Operation Lucretia: The Stink

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Lucretia is currently airing out on a towel in my living room. She doesn’t smell great, nor does the tub I had her soaking in, which is airing out outside. I honestly don’t have a very good reason for “airing her out” right now; I just sort of wanted to stare at her while I figure out what to do next.

She sat in plain water for nearly two weeks, with me changing out the water every few days. The first two times changing out the water I did a lot of manual cleaning of meat, tissue, and sinus cavity gunk. She was starting to smell pretty funky, and I feel like my fingers smelled like bone for the rest of the day (my boyfriend said I smelled like bones. I didn’t think that was very nice.)

My last time checking her before today she was looking pretty clean & fancy, but there was some pretty strange neon yellow coloring between her eye & ear cavity (I think it would be the zygomatic bone if it was a human. Maybe they have the same name if it’s on a pig? I might never know.)

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I’d heard of bones becoming strange colors during maceration, but never of neon yellow, so I went ahead and hit up Jana at the Bone Lust Blog to see what she knew. I haven’t heard back yet (not sure how often she gets on that blog anymore, but it’s still a tome of info and worth checking out).

I figured hydrogen peroxide would get rid of the color, so I went ahead and soaked Lucretia in the tub filled with water again, but this time adding about a cup of hydrogen peroxide. I let her go for about a week, and then pulled her out today.

First – she looks so clean! I see a teeny bit of gunk still in her sinus cavity, but a lot of the tiny meat bits stuck in the mandible are gone. She’s definitely lighter in color as well.

I think my plan is to let her soak for a few more days in hydrogen peroxide, then kindly ask a friend of mine with a backyard patio if Lucretia can hang out there for a few days. At that point, I’ll decide if I’m happy with her color, and either soak her again in hydrogen peroxide, or call it quits.

lucretia on stump

And here she is looking god-damn classy on top of a tree stump. I figured a pig skull and a tree stump might have a thing or two in common they could chat about. #severedremains

Anyhow, I was really happy when I pulled her out of the tub today. She’s starting to look like a very beautiful dead thing that anyone would be happy to have around their house. Right? RIGHT??

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Operation Lucretia: New Skull Preservation Project

wifi and chocolate cake

WiFi, my first skull. And chocolate cake.

Lucretia is the 3rd pig skull I’ve preserved, so it’s definitely starting to seem like a thing. I strongly believe that the 3rd time you’ve done a thing means it’s become a “thing you do,” and you owe the world an explanation when you stop doing it. OTHERWISE THEY’LL SHAME YOU FOREVER.

I’ve done slightly more research on how to process Lucretia then I did for my previous pig skulls (which was nearly “none whatsoever”). The Bonelust Blog has been the most helpful. Though, honestly, for sort of hacking my way through the process, both WiFi and Piggy Stardust have turned out and held up pretty well.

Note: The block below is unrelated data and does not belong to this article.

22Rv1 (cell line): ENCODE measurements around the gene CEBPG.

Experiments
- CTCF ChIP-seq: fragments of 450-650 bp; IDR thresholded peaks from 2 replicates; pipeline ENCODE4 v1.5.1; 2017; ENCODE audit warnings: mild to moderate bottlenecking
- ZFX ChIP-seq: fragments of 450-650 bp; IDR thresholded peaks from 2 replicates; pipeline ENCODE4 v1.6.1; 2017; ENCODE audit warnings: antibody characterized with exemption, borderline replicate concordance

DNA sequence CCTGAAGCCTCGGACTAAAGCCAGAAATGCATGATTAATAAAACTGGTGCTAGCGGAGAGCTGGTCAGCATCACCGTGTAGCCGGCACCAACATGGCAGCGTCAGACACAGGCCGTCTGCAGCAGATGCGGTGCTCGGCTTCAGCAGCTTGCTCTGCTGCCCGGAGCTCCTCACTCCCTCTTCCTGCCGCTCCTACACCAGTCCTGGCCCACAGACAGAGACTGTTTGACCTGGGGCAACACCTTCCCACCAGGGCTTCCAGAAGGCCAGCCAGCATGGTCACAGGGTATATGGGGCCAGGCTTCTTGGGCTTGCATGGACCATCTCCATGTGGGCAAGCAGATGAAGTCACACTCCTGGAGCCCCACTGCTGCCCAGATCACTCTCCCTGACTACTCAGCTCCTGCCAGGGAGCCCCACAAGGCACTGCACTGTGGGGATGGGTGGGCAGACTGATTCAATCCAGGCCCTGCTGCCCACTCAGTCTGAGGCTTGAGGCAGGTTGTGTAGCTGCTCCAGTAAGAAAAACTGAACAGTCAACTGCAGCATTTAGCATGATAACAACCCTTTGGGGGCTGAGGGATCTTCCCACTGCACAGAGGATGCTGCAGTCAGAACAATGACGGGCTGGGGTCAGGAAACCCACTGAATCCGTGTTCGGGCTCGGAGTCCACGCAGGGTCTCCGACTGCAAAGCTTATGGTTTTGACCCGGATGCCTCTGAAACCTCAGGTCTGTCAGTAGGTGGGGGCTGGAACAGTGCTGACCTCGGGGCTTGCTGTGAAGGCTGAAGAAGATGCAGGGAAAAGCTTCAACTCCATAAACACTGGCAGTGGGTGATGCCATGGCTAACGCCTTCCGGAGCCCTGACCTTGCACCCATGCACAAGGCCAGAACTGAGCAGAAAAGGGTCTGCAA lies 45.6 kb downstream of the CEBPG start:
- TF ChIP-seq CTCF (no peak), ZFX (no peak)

Piggy Stardust was probably the least stressful to process since I had the benefit of a huge sunny yard, and was able to just plop him outside when I got frustrated with picking tiny bits of meat out of his teeth. Nature worked wonders on cleaning out his skull. However, I’ve moved to a new apartment now, and putting Lucretia outside would certainly worry the neighbors, or even worse, entice the neighbors.

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Piggy Stardust, processing outside.

I got Lucretia from the restaurant just today – I believe her face meat was made into head cheese, so just about all of the meat and fat on her face are gone – looks like her brain (or at least parts of it are) is still inside, and plenty of tissue and other gunky stuff inside the nostrils. But the hard work has really been done for me already.

 

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I’m soaking her skull and her mandible in just plain water, and letting bacteria work some magic before I get into  manually cleaning out the rest. I used a combination of chop sticks, a toothbrush, and a table knife previously, and those will probably be my go-to tools this time as well, because I’m a professional who plows into skulls with chopsticks at weird hours of the night. After I feel like I’ve gotten her sufficiently clean enough, I’ll soak her in a hydrogen peroxide & water solution, which is what I’ve used before with great results, and seems to be strongly recommended via the Internet.com.

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Lucretia will be living in the bucket for awhile. Will update when she emerges.

Honestly, I’m lucky that she comes to me already so clean, though having a skull that’s gone through a braising process probably weakens it some (I think?) and definitely colors the skull. It’ll probably take a bit longer to lighten her up.

I’m still learning a lot of this as I go, so if you’re reading this and have any experience or tips in skull processing, I am more than happy to hear them, or get set straight in some assumption I’m making.